Within the realm of traditional media, advertisers have always had a pretty good idea as to when and where they should reach their specific target audience. Coors, Axe, and Ford truck commercials are deemed appropriate for Spike TV because of the channel’s demographic of viewers. But what if there is a miscommunication between advertisers and their demographics’ interests…or values? With the advent of internet advertising, many shadows of doubt (as to whether a placed ad was indeed relevant to the consumers’ interests) have been illuminated.
On the internet, advertising has become very specified to cater to a users’ interests and internet searches. Some call it ‘lean in’ advertising, since users seek out certain topics on the internet and the corresponding ads that reach the user are (typically) of relevance to their desired content. Whether we’re talking Google Adwords, Facebook banner ads, or youtube sponsored links, advertisements can be found where people are looking.
Both the vastness of internet content and the specificity of its niche-markets makes the medium enticing and effective for ads. But what about TV? It seems as though the internet is making TV advertising somewhat obsolete because of the web’s pin-point precision in reaching the target audience through its lean-in nature. Is TV advertising dead?
Absolutely not. Here’s why.
People have been saying that newspapers are dead for the past 100 years. As the grandfather of all media, the newspaper has been through a lot, and isn’t likely to completely disappear any time soon. When radio first came out, everyone though that it would surely kill the newspaper. When magazines came out, everyone thought that the newspaper would be black and white and dead all over. When TV came out, everyone viewed them as a cat that had already lost its previous 8 lives. And when the internet came out, everyone went ballistic once more. It would be ignorant to exclude the fact that newspaper sales have indeed been plummeting (especially since the internet became popular), yet the medium still remains and is still read by millions.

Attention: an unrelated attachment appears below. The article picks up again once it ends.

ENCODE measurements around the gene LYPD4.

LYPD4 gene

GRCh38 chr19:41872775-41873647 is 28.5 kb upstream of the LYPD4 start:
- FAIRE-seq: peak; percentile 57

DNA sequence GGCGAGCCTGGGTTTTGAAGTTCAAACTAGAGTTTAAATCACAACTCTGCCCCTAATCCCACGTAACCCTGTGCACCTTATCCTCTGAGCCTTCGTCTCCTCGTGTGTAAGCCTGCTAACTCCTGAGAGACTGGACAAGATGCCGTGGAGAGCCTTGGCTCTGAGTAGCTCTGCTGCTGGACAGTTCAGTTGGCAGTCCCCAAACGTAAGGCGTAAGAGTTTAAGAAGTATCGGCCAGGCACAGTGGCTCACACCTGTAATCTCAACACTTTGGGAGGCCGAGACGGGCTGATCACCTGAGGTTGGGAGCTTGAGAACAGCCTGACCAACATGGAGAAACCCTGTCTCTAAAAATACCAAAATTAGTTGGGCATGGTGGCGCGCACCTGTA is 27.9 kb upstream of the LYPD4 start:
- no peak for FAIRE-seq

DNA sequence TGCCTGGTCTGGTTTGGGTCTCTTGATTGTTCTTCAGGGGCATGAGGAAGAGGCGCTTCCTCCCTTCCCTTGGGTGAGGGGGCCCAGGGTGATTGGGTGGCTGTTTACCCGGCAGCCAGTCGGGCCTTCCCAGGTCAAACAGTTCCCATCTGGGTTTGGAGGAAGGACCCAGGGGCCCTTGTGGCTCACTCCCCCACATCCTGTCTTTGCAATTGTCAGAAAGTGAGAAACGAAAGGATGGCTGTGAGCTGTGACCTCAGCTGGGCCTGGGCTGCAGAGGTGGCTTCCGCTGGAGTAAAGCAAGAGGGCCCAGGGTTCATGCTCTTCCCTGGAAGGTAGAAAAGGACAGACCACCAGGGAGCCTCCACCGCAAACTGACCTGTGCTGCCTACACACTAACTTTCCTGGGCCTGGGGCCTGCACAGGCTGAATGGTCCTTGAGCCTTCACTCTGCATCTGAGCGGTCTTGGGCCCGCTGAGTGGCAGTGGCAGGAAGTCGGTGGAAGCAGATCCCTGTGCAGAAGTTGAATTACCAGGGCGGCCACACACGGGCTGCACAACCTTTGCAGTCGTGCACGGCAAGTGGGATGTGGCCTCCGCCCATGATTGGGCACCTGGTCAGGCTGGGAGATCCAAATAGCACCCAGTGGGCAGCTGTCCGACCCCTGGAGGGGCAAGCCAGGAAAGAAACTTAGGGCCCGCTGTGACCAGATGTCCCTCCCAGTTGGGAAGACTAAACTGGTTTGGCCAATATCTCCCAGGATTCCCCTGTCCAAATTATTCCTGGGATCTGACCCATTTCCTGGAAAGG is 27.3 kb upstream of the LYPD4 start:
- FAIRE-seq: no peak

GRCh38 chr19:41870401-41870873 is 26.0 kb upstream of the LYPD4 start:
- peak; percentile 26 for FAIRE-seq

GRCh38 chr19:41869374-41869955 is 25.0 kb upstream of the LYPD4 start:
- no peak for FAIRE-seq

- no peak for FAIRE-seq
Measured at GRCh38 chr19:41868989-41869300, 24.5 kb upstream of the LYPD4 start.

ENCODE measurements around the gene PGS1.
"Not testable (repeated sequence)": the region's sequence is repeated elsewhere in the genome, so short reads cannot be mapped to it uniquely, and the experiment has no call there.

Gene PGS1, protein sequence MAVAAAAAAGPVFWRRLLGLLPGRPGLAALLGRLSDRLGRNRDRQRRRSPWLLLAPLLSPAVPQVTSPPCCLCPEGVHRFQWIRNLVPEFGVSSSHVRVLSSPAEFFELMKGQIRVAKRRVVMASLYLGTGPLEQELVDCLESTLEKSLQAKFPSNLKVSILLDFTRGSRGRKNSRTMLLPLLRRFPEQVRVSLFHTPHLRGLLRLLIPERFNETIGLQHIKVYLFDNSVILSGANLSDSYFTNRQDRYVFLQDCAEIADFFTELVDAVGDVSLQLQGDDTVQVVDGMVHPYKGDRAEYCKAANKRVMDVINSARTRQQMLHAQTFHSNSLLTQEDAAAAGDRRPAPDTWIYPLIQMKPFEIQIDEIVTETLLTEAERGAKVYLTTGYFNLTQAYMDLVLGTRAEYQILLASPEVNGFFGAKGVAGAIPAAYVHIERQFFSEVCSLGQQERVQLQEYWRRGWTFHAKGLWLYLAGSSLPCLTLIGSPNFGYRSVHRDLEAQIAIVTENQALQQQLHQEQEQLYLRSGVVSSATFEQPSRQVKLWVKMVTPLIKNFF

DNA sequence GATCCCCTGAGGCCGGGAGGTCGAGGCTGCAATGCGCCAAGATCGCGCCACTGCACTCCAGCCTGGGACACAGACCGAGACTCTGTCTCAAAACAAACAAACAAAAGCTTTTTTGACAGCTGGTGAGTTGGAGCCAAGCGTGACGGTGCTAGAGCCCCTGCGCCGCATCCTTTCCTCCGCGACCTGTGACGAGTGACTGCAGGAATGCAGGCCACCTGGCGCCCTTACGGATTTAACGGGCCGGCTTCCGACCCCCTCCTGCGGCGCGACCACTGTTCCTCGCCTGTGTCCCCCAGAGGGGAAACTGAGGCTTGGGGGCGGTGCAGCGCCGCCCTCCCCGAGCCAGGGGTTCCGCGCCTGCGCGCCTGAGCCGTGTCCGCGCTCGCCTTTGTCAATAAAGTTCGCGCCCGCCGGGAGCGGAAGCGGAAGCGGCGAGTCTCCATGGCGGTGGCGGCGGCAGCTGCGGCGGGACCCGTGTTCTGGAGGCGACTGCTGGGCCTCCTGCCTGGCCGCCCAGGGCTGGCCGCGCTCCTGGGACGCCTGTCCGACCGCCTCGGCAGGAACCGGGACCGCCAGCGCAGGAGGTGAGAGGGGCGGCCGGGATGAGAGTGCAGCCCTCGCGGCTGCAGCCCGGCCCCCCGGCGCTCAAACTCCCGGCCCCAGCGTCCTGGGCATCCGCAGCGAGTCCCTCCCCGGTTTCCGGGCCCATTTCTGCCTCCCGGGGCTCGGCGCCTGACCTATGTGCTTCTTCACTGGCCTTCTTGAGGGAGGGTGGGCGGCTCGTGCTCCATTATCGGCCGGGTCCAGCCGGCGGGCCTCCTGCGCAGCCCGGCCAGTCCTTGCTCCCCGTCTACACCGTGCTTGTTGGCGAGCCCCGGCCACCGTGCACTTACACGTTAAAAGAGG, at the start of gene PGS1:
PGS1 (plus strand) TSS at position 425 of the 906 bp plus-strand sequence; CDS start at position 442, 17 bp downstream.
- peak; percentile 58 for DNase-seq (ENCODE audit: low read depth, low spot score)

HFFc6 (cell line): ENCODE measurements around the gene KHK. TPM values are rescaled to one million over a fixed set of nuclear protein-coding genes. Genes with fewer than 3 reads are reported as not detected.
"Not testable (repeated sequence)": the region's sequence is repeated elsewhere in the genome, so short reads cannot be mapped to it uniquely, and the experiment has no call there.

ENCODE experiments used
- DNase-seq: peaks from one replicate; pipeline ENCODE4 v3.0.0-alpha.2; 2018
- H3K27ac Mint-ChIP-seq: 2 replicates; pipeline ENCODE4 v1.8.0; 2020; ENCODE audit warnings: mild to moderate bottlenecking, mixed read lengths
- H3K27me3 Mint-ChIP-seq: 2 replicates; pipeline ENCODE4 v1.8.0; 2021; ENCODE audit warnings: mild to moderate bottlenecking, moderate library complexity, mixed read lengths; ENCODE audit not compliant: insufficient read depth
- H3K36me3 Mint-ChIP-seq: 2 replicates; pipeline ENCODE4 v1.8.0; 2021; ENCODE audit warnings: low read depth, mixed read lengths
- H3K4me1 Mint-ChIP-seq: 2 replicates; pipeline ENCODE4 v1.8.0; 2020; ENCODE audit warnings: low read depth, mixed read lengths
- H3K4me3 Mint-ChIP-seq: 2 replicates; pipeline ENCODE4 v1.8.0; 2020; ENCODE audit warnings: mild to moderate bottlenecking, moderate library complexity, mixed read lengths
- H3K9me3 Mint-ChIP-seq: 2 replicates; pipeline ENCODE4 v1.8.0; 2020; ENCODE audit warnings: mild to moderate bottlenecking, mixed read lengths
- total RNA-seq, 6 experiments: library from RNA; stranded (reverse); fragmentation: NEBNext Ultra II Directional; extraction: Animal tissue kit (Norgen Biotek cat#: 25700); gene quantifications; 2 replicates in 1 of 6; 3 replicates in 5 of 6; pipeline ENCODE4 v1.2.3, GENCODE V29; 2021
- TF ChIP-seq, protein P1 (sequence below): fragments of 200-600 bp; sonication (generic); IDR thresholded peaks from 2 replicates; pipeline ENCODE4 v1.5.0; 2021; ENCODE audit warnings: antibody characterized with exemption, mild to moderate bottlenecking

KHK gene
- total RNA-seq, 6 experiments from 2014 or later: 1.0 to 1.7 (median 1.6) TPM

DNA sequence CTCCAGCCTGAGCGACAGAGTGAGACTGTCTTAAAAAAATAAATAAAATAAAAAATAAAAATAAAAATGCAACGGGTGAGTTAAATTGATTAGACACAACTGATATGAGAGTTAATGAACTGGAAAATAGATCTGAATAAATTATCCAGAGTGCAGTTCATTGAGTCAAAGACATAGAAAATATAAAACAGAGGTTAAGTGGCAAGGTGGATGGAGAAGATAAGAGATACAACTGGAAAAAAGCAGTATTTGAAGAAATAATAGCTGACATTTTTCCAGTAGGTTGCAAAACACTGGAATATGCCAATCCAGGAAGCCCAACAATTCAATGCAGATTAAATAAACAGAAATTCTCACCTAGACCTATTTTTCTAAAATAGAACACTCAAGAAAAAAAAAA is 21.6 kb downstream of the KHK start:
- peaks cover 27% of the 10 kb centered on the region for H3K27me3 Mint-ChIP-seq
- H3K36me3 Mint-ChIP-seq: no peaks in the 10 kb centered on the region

Now back to TV.
Like newspapers, this medium is not likely to die out any time soon. It may be given a makeover (with the onset of google TV). But it’s not going anywhere. Though advertising methods may become more obsolete in places other than the internet (and let us not forget that advertising within media translates to survival for a given medium), history tells us that advertisers are not going to lose interest entirely.